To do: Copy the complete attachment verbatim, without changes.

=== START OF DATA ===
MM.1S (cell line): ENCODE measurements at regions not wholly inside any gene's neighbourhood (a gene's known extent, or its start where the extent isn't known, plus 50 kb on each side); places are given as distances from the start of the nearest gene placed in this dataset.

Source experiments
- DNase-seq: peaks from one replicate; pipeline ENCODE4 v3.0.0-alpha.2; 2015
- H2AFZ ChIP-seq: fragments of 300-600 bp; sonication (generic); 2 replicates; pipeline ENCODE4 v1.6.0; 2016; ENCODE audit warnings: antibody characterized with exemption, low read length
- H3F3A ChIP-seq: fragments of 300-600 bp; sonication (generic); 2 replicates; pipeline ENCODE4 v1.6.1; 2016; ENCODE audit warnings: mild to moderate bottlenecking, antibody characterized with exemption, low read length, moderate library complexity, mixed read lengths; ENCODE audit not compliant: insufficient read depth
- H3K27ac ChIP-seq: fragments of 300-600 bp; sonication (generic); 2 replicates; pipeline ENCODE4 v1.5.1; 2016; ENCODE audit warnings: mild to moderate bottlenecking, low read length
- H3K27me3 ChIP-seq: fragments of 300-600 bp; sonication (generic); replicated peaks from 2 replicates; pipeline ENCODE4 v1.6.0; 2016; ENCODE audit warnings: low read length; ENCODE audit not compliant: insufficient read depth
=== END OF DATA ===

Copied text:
MM.1S (cell line): ENCODE measurements at regions not wholly inside any gene's neighbourhood (a gene's known extent, or its start where the extent isn't known, plus 50 kb on each side); places are given as distances from the start of the nearest gene placed in this dataset.

Source experiments
- DNase-seq: peaks from one replicate; pipeline ENCODE4 v3.0.0-alpha.2; 2015
- H2AFZ ChIP-seq: fragments of 300-600 bp; sonication (generic); 2 replicates; pipeline ENCODE4 v1.6.0; 2016; ENCODE audit warnings: antibody characterized with exemption, low read length
- H3F3A ChIP-seq: fragments of 300-600 bp; sonication (generic); 2 replicates; pipeline ENCODE4 v1.6.1; 2016; ENCODE audit warnings: mild to moderate bottlenecking, antibody characterized with exemption, low read length, moderate library complexity, mixed read lengths; ENCODE audit not compliant: insufficient read depth
- H3K27ac ChIP-seq: fragments of 300-600 bp; sonication (generic); 2 replicates; pipeline ENCODE4 v1.5.1; 2016; ENCODE audit warnings: mild to moderate bottlenecking, low read length
- H3K27me3 ChIP-seq: fragments of 300-600 bp; sonication (generic); replicated peaks from 2 replicates; pipeline ENCODE4 v1.6.0; 2016; ENCODE audit warnings: low read length; ENCODE audit not compliant: insufficient read depth